If skills sold, Wordsworth would be a rich man. Ever since his days freestyling at the "Lyricist Lounge" showcases, Wordsworth has been one of Hip-Hop's brightest young stars. Now with his long awaited debut release Mirror Music, Wordsworth is finally ready to live up to the hype placed upon him almost six years ago.

With Mirror Music, Wordsworth delivers a solid album that proves the freestyle emcee is capable of producing conceptual material on all levels. Words is no longer the happy go lucky teenage emcee content with rhyming about woman and parties. Instead, we witness the maturation of Words as he comes into his own on Mirror Music. Proof of this comes on "Trust", the album's standout cut that finds Words questioning how he treated woman in the past. The song acts as a message to his daughter, as her birth changed Words perspective on how woman should be treated. "I did a lot of things to woman I never thought was wrong, and had a different outlook once my daughter was born. There was many times I heard you wouldn't want no one to treat your sister that way, I said no, and insisted to play." Wordsworth would have never been able to make a track like "Trust" years ago. But now that he is older, wiser and more mature, Words is able to look inside himself and realize his shortcomings.

Besides producing honest and straightforward efforts, Words also excels with his story telling tracks. Simply put, Wordsworth is one of the best at producing short stories. "One Day" finds Words reenacting a day's events, as he vividly runs through everything he encounters. But unlike most emcees, Words is able to paint a picture that allows each listener to actually see and feel what he is spitting about. This is especially true on his noteworthy first verse. "5:30 heard the garbage man when dawn had began. My sister tries to wake me up banging my door with hard knocks, the noises in my neighborhood that's the alarm clock. Five trucks, gypsy cabs, loud honking they horns. Stereo goes off at 6:00, and not a minute before." "Twelve Months" is another vintage Wordsworth story-telling track, as he tells the story of Stan and Jerry and their adventures each month. While the concept sounds simple, Words keeps the song interesting at all times by pulling off a great story with a fantastic ending.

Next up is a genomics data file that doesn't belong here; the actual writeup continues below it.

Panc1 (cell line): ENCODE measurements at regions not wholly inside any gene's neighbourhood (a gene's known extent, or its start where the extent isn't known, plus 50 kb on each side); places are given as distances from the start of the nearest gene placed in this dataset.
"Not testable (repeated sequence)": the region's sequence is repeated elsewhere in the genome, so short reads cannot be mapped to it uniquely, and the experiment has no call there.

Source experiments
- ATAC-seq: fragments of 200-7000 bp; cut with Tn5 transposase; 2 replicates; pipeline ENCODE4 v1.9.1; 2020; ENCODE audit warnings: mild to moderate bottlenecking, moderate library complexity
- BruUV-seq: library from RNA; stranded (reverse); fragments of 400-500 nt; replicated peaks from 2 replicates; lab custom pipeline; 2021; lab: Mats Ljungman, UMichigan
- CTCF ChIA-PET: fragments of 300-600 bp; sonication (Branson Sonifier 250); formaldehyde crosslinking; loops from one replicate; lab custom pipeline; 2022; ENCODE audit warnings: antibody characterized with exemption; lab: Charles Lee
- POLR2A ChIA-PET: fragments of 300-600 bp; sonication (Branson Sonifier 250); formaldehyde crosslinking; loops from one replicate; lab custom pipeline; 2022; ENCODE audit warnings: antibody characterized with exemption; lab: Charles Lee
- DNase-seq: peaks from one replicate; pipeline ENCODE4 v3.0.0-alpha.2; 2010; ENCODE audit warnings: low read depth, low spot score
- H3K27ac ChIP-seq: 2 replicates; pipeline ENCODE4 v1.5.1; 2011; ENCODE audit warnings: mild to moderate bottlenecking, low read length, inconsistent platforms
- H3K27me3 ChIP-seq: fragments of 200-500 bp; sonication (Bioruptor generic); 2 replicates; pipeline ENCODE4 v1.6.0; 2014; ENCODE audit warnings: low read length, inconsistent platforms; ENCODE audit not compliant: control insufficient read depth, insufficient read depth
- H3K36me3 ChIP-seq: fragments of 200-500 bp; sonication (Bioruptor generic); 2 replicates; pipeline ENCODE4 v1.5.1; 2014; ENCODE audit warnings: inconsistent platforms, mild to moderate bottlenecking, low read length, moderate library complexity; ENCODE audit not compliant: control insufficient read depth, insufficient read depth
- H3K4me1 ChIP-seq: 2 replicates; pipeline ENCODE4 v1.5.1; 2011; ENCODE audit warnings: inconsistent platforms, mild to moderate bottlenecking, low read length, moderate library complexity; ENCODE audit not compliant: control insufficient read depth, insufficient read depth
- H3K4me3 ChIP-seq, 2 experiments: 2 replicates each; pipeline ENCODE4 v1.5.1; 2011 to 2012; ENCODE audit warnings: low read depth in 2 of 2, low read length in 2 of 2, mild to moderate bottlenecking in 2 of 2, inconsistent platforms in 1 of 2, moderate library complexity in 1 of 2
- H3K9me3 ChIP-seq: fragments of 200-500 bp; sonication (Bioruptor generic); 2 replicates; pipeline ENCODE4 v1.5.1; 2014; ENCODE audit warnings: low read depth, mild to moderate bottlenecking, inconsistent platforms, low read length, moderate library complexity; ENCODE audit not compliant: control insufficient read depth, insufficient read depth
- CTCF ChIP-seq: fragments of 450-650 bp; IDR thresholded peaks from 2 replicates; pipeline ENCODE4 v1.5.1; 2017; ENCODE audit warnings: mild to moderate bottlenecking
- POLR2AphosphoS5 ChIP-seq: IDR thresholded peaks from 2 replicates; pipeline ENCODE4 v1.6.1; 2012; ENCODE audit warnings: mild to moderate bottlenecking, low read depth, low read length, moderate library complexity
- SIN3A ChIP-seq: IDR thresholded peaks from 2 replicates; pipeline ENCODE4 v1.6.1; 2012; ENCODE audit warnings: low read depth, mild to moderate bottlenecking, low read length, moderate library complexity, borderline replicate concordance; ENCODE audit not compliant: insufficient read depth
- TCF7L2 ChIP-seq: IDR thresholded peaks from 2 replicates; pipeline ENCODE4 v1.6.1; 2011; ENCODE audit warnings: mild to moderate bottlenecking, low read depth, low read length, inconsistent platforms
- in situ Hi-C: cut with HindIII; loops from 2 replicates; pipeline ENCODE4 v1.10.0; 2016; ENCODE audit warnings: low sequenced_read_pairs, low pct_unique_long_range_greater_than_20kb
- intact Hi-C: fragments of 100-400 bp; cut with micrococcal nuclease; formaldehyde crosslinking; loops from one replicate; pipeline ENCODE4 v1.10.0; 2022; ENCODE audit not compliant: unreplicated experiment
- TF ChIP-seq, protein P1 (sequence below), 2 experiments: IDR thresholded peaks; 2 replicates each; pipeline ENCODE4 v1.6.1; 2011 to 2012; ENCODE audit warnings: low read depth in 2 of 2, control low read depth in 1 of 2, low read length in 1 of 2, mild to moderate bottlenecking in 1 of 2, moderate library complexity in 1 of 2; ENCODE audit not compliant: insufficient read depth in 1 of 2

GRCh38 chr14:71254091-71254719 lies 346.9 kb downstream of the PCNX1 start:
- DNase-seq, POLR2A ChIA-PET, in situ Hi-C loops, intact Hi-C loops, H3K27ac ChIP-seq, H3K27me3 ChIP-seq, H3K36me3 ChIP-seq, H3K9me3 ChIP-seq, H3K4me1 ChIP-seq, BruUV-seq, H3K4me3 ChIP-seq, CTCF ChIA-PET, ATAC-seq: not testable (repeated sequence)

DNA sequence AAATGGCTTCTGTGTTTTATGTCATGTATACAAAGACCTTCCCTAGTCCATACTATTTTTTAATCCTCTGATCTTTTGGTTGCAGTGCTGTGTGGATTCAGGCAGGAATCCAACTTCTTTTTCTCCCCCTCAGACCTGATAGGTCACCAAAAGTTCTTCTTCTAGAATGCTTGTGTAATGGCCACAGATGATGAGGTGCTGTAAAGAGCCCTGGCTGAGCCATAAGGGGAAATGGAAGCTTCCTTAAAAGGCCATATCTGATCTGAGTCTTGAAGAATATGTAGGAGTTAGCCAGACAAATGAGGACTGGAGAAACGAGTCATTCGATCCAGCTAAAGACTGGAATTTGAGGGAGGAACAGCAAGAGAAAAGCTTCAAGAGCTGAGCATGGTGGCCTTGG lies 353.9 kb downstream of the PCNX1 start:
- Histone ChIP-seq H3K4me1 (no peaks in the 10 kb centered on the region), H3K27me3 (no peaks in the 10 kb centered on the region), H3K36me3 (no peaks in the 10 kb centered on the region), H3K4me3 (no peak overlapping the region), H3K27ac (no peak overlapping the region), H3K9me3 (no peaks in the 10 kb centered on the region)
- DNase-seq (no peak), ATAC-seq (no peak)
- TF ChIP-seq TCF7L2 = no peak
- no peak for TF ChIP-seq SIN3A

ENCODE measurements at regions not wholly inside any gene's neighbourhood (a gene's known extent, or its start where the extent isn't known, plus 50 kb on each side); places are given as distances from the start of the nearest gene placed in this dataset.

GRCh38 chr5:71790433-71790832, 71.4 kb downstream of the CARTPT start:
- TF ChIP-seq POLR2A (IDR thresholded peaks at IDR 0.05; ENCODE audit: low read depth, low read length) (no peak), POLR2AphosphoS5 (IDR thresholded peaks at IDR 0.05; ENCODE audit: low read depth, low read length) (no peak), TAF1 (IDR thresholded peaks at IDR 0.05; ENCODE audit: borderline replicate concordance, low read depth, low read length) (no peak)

Even though Wordsworth puts forth an extremely solid underground release, there are a couple of problems that prevent it from truly being one of the year's best. First and foremost, the album's 20 cuts tend to drag on, especially during the second half. The album would have benefited from a reduction in songs, as the first 11 songs overshadow most of the remaining nine, especially in regards to the production. Sebb's fast paced synthesizer production on "Point Blank" fails to impress, as the beat fails to mess with Words' style. The same can be said for the more "commercial" sounds of "Don't Go", as the track's hook is down right awful. Da Beatminerz predictable production on "On Your Feet" is another extremely sleepy effort that should have also been excluded.

While Mirror Music's 20 plus tracks maybe a little too much to take in at first, in the end the album's finest efforts overshadow such disappointments. With his debut release, Wordsworth shatters the notion that he is a freestyle emcee unable of producing a good album. Maybe waiting all this time to release his debut album was the best move he could have made, because the Wordsworth of a couple of years ago would not have been able to produce an album like Mirror Music.